Eye Candy, Interview, Visual Art, Words
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Que Lastima: What a Pity

Meet Janeth Aparicio. A college student. An artist. An activist.

Janeth is the founder of the organization Que Lastima that assists in the showcasing of artwork created by POC, especially WOC and QPOC.

SPEAKING WITH JANETH:

What influenced you to start Que Lastima?

“I felt this need to provide spaces for POC and QPOC with opportunities to show their work because being POC and trying to navigate like how to show your work… within a traditional gallery setting, it’s just really really hard and no one tells you how to go about it and it’s just really difficult. And so I just wanna make it easier for POC to show work and then, yeah, just have like a fun little space for them to feel comfortable and supported.”

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artwork by Janeth Aparicio (including featured image)

What do you think the difficulties of being a colored artist in Los Angeles are?

“In one respect, the art community in Los Angeles felt really white-centric and they’re like different facets into how you feel uncomfortable as a POC because when I go to “established galleries”… in LA which are mostly white galleries I sort of like-I know I shouldn’t- but I can’t help but sort of feel uncomfortable. That space wasn’t created for me. Sort of like…. the Hauser & Wirth [Jason Rhoades]  exhibit where he hung up neon words… for vagina but he was a white man and it was supposed to be cultural but he was white and he used rugs, religious islamic rugs, but he was white. And it made no sense to me and that’s an example of me feeling uncomfortable. And then sometimes I feel like POC art is devalued by white artists as being seen as not as important and not as good…… And you’ve got to keep in mind that POC don’t have, you know, the same opportunities to practice their art as like people with higher socio-economic statuses often do. So there’s that gap and… when they are accepted its sort of a tokenized thing. There are examples like Jimmie Durham, he kind of makes work about this. He’s a sculptor and a painter and he’s Native American and he has this one sculpture where it’s a figure of him as explicitly, almost exaggerating, Native American and it’s a comment on how galleries want him because he’s Native American and [use] his Native American status as a token for their diversity….. So there’s still a struggle for genuine spaces for POC artists.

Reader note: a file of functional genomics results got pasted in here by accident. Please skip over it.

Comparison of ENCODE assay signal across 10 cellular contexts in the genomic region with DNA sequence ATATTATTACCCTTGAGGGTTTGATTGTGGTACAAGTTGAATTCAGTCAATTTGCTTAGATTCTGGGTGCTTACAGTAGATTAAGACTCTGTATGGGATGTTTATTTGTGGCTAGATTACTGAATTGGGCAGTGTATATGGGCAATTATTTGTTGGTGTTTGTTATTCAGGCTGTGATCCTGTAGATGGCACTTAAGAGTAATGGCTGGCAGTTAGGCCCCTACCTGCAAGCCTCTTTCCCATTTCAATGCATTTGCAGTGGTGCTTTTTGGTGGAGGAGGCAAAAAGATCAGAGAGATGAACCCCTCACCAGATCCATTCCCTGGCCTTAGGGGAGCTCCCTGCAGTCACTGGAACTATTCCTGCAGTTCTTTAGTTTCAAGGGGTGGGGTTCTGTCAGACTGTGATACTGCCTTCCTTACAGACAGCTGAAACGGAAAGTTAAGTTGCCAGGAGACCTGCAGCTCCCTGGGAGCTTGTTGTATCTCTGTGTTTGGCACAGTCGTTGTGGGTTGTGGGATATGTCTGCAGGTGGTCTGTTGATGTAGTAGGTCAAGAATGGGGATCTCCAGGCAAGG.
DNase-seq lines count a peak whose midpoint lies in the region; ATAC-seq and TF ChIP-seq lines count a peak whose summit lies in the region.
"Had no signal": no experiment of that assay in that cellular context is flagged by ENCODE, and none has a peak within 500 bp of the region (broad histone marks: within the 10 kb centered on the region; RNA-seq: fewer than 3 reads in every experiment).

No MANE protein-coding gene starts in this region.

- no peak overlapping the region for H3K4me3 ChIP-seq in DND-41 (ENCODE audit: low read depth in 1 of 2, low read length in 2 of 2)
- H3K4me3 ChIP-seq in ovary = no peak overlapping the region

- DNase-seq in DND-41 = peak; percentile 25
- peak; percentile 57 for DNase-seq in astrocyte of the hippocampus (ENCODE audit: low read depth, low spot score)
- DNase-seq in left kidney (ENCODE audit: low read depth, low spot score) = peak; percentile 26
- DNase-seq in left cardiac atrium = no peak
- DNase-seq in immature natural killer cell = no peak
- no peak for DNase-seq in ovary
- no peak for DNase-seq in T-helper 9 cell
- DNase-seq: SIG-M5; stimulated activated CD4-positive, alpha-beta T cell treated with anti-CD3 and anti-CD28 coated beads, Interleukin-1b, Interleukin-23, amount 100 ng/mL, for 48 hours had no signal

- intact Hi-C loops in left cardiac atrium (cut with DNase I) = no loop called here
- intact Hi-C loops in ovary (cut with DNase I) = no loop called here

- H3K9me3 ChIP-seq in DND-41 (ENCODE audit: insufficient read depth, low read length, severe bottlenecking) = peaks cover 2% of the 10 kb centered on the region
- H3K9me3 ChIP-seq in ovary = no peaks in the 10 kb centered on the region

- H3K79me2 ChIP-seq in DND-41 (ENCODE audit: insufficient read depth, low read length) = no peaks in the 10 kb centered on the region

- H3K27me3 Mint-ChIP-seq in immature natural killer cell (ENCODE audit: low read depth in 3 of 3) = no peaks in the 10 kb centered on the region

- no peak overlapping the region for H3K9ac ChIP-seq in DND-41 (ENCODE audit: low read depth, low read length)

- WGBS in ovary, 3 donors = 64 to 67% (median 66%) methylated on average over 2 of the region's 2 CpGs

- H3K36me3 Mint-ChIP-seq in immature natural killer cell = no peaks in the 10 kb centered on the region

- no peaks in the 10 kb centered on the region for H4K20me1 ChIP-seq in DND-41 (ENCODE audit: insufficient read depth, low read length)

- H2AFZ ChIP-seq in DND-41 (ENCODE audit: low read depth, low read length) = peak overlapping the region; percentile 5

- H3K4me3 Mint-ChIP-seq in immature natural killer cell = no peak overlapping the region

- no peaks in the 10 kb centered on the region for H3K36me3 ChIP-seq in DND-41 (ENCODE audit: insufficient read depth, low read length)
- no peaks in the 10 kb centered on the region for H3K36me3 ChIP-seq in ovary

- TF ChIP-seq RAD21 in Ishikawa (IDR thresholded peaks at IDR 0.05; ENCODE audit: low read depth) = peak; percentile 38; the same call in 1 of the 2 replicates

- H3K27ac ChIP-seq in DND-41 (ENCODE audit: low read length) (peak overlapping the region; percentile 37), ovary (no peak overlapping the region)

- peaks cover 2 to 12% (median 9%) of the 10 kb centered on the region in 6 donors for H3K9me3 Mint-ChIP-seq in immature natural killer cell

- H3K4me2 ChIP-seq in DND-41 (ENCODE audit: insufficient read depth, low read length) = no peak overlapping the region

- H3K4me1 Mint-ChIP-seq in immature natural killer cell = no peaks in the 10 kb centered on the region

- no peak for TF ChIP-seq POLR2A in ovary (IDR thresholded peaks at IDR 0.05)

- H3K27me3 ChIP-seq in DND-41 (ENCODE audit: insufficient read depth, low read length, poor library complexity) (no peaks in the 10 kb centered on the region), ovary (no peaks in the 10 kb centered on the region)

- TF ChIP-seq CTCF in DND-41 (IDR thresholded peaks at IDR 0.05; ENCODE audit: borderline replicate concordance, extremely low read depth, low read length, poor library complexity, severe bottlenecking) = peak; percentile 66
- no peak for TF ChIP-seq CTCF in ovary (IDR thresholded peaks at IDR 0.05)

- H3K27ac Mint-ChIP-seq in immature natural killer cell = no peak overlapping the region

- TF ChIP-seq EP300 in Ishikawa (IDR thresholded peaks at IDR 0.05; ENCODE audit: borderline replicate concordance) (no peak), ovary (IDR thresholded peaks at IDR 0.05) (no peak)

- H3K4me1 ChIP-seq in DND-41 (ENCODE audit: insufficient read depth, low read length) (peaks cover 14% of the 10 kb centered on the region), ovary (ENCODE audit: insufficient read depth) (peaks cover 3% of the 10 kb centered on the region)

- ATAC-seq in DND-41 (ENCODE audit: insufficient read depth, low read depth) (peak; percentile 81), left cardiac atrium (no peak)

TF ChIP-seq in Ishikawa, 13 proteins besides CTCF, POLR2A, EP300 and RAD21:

It’s always a difficult thing to think about and navigate, like when can we tell the difference between tokenization and actual making spaces. I think it’s an actual effort to integrate them in the normal spaces…. for example a popular gallery in Chinatown: do they include POC art in regular group exhibitions without making it about “This is POC, you should go see them because they’re POC” instead of just saying “This work is great”. It’s the same as any other great work out there…. Also, there still needs to be occasions where we give these opportunities because they are not normal. And people don’t really talk about it a lot. They sort of tip toe around it which is weird. There’s just a lot of mixed signals and underlined motives. Its weird.”

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artwork by AB Choi

What do you think the advantages of being a white artist are?

“White artists have so many connections in Los Angeles! They have to work 10x less than POC to get what they do get. Its crazy. Not to bash on the owner of New Image Art because she’s great and she got me an internship and she helped me out, but her son had it so much easier than I do obviously because his mom is a gallery owner and he can have shows there, and it’s an established gallery already. Whereas I have to seek those out. Its just easier because of their connections in LA.” 

If you could put together your dream art show what would it look like? 

“I have really been playing with the idea of having a sound installation. And I’m still thinking through this and working through it but there’s…. do you know the Art Laboe show? (yeah) Is it still going on? (I don’t think so) Yeah it was cancelled, but in-between songs he would do shout outs and it was really important because it was how people from prison would hear from their loved ones without having to pay. And I kind of wanted to do something related to that where it was a bunch of layered shoutouts, without the songs in-between, just continuing and continuing and continuing on repeat. And just have different work from different artists that related to that in some way…. I really want to do something with that but I want to make it perfect and really polished. And so I’m taking a break from doing small shows but I do help Minty Boi with his shows but thats not my stuff…. I want to make it really about the art and really professional. Which is something that I’m not really used to because I’m not really professional. But I think it can still be chill which is what I’m trying to do.” 

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photo from past Que Lastima exhibit

Why call it “Que Lastima” ? 

“I just really liked how it sounded. I think i got the idea… I was feeling really really Mexican one day and I was listening to a Vicente Fernandez song.. it’s like really sad Mexican ballads, the mariachi kind of stuff. And so I  was listening to that and I think he said ‘que lastima’ in one of his songs and I was like that sounds so nice…It means ‘what a pity.”

 Connect with Janeth!

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If you are a POC or QPOC artist send submissions and inquiries to japaricio@oxy.edu

@quelastima_curating

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